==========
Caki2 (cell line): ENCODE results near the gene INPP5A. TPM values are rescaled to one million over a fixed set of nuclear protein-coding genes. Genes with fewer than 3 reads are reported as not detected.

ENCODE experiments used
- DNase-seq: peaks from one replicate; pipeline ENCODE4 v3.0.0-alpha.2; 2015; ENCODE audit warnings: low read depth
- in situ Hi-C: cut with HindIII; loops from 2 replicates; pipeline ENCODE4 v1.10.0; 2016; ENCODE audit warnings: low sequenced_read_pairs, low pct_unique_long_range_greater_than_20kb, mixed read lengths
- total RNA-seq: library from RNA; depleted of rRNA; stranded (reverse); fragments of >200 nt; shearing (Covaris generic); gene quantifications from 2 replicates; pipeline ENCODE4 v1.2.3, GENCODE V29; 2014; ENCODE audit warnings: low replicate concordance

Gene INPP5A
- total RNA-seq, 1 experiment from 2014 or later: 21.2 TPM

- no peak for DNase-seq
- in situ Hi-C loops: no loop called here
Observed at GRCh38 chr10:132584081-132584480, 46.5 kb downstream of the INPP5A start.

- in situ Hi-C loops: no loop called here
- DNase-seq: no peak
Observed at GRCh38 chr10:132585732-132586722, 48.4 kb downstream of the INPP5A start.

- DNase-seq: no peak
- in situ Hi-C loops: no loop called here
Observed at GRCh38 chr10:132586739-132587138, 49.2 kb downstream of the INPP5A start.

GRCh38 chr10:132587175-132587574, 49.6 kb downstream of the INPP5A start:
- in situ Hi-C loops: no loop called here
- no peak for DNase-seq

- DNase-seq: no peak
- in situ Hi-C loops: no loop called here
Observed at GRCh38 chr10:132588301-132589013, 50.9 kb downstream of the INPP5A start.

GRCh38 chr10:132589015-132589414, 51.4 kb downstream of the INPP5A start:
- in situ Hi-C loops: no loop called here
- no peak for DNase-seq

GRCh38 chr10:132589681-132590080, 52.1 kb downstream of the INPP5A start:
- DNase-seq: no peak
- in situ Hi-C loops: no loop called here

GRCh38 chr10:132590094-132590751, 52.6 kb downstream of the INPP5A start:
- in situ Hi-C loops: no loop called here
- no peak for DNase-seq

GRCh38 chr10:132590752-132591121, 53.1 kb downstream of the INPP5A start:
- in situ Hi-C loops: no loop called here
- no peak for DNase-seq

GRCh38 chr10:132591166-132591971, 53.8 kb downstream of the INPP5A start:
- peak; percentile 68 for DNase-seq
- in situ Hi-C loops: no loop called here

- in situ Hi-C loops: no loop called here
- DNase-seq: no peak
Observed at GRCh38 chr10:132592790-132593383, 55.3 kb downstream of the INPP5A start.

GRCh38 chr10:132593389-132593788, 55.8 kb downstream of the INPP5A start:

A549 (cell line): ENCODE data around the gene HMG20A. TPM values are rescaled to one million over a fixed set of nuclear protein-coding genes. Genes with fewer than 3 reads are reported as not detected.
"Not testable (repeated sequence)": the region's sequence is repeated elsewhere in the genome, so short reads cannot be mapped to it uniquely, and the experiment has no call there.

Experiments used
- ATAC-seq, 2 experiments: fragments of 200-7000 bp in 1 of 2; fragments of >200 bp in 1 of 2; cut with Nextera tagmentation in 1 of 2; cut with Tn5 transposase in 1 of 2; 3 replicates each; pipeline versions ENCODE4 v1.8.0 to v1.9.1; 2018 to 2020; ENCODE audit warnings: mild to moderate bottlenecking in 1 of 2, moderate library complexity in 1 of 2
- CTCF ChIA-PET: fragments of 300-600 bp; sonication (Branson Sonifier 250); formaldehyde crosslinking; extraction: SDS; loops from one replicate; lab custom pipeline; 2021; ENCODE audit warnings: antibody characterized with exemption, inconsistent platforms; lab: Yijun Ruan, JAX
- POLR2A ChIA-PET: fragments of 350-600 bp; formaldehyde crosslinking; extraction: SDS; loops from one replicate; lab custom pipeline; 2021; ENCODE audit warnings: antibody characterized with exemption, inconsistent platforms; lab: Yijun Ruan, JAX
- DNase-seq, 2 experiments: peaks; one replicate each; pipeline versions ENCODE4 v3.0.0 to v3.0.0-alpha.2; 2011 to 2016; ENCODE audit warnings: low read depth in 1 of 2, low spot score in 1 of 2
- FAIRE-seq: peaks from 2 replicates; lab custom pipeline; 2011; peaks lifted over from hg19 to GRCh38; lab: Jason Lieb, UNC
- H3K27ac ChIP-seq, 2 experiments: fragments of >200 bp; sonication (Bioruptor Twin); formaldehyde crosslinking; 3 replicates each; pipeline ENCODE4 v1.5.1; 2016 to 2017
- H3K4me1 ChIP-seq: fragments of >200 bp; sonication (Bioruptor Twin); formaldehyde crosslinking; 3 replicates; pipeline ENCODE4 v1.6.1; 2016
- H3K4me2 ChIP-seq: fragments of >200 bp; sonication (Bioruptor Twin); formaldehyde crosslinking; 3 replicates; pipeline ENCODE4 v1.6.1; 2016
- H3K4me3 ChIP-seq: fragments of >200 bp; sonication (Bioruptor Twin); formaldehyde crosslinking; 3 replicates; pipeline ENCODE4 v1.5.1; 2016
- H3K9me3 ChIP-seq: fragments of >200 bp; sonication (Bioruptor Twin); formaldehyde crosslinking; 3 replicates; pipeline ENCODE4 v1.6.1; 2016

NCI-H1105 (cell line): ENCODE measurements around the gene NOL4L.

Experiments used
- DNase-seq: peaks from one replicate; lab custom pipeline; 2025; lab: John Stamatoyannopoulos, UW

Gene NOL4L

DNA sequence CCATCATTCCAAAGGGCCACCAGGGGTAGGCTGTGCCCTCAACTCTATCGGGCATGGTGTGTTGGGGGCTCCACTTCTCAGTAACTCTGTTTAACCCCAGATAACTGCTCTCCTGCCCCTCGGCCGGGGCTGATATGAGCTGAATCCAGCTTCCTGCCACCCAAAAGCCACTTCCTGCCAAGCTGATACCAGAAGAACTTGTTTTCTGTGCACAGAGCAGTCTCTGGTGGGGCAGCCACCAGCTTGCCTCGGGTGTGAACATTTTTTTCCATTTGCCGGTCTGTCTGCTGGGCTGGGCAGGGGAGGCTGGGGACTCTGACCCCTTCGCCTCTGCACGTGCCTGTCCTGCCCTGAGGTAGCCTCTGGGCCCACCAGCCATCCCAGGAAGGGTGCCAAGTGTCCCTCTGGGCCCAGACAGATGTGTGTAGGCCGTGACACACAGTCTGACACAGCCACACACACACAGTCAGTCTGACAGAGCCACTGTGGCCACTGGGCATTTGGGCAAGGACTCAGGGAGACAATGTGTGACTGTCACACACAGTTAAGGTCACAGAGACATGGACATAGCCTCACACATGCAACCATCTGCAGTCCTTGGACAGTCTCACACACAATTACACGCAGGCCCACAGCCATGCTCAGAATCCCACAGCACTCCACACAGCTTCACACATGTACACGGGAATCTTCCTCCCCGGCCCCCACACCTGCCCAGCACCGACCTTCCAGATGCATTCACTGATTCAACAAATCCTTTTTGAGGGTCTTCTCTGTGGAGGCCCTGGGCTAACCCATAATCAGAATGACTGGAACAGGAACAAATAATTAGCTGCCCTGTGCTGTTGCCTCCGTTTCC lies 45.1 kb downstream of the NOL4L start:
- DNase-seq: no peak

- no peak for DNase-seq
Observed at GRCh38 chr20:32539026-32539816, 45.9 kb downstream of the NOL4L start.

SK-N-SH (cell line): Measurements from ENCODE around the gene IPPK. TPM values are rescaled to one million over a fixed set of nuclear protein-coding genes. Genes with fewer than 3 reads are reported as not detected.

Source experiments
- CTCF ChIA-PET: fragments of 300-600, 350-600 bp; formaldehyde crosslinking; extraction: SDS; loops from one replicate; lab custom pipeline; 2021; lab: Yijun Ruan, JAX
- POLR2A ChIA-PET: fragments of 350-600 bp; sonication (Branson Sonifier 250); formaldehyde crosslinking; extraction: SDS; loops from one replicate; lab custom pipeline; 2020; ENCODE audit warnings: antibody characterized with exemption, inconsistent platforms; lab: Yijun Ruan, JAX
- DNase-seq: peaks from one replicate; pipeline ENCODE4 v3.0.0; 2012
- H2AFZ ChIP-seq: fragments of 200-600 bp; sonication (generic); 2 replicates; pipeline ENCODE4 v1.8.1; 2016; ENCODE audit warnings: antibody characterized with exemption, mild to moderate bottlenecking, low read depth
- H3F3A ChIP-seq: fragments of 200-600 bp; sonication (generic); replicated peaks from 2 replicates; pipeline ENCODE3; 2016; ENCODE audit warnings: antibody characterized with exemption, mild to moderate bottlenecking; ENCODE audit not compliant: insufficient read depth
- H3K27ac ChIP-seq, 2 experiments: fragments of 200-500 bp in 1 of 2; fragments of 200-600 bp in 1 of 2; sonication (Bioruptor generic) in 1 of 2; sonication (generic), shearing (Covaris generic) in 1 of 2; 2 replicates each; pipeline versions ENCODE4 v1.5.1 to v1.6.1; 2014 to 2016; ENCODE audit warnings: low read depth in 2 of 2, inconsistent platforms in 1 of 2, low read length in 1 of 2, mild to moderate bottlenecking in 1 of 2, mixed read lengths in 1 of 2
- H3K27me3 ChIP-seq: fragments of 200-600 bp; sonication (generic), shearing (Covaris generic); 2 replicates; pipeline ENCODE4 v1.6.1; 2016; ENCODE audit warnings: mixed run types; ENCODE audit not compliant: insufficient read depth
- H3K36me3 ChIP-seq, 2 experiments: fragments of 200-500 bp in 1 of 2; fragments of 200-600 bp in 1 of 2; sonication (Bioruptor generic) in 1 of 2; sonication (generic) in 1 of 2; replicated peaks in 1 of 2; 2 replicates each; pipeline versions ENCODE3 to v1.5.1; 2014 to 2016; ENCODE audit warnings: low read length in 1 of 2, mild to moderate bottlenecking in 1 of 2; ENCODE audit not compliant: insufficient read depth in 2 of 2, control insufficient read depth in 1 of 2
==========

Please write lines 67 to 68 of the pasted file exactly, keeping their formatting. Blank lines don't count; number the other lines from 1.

- DNase-seq: peaks from one replicate; pipeline ENCODE4 v3.0.0; 2012
- H2AFZ ChIP-seq: fragments of 200-600 bp; sonication (generic); 2 replicates; pipeline ENCODE4 v1.8.1; 2016; ENCODE audit warnings: antibody characterized with exemption, mild to moderate bottlenecking, low read depth